Integrated health and care

But none of these demands will tackle the root of the problem. While social care, and health services in general, are run for profit, most of the failings exposed during this pandemic will recur.

Journalist Polly Toynbee, hardly a left winger, recently concurred: “After this, care needs to be renationalised, locally run with a single seamless NHS/care profession… the service needs to be free for rich and poor alike by the time they use it… There is no better time for brave reform, with care newly valued by all who have stood and clapped.”

The Socialist Party agrees and embraces the demands of a publicly run, fully integrated health and care service, where resources, expertise and experience can be shared to the benefit of all, rather than the privileged few.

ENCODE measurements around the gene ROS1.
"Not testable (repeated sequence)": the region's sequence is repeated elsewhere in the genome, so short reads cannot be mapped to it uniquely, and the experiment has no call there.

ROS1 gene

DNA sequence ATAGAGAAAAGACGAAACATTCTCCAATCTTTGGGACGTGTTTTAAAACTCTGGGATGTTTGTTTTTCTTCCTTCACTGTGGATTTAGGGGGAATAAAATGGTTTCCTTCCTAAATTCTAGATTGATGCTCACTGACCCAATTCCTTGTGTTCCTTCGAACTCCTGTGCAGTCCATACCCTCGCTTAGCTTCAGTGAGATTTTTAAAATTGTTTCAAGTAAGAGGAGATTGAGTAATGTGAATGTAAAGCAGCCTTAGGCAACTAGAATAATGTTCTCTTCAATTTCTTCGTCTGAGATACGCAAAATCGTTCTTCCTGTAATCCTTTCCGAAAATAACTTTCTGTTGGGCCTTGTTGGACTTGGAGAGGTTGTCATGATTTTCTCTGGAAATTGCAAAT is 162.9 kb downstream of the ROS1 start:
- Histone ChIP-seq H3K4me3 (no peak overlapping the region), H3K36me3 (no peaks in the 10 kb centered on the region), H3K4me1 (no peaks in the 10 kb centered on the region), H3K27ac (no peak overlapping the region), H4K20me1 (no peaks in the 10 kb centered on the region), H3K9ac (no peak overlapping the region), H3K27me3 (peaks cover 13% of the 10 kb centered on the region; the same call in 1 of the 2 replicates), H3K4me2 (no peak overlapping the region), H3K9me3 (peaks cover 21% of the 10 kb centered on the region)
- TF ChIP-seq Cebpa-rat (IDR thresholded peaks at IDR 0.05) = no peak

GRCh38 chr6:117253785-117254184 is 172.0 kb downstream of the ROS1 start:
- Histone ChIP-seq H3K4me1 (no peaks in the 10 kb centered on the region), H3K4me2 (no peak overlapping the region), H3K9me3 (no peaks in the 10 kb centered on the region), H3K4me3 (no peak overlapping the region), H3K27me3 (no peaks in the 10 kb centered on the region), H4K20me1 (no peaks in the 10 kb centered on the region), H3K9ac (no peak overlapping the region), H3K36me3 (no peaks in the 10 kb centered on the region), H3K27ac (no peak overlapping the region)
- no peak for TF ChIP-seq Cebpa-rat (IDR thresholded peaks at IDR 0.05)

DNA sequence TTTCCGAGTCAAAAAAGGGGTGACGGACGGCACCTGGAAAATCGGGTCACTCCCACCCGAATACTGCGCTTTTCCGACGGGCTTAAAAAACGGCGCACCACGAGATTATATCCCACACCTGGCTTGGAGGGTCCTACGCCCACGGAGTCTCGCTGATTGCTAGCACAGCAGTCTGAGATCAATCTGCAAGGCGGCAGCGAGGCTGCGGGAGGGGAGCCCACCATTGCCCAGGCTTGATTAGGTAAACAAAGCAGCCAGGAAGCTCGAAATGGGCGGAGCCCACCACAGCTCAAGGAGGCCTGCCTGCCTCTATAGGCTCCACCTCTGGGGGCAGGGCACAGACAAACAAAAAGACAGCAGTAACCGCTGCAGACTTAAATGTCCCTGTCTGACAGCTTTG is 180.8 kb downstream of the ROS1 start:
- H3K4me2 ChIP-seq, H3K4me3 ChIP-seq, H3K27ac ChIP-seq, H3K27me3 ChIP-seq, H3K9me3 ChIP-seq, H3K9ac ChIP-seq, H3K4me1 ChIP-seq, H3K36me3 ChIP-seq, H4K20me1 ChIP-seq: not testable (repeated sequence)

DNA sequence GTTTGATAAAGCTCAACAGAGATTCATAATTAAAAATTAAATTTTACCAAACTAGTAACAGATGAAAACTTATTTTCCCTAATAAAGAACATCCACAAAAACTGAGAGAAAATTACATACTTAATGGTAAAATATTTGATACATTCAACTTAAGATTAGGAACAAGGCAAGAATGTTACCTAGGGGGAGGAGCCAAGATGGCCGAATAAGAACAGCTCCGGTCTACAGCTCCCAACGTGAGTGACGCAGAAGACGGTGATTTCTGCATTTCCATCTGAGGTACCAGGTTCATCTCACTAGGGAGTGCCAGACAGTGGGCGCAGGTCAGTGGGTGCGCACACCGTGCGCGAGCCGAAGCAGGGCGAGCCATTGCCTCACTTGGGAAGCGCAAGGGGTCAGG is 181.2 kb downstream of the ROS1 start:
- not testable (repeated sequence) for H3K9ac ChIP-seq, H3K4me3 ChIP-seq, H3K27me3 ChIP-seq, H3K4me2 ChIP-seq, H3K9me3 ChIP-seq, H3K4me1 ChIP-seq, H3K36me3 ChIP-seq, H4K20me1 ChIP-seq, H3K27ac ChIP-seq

It must be funded to the level where it can be run as a professional service, with staff health, safety and wellbeing properly protected through full training, with a career structure that would encourage staff to specialise and, of course, where decent living wages would be paid.

Charles Tallack, an assistant director at the Health Foundation, has said “Social care professionals are clearly undervalued and underpaid”. He correctly predicts this “might create pressure to professionalise and improve pay and conditions.”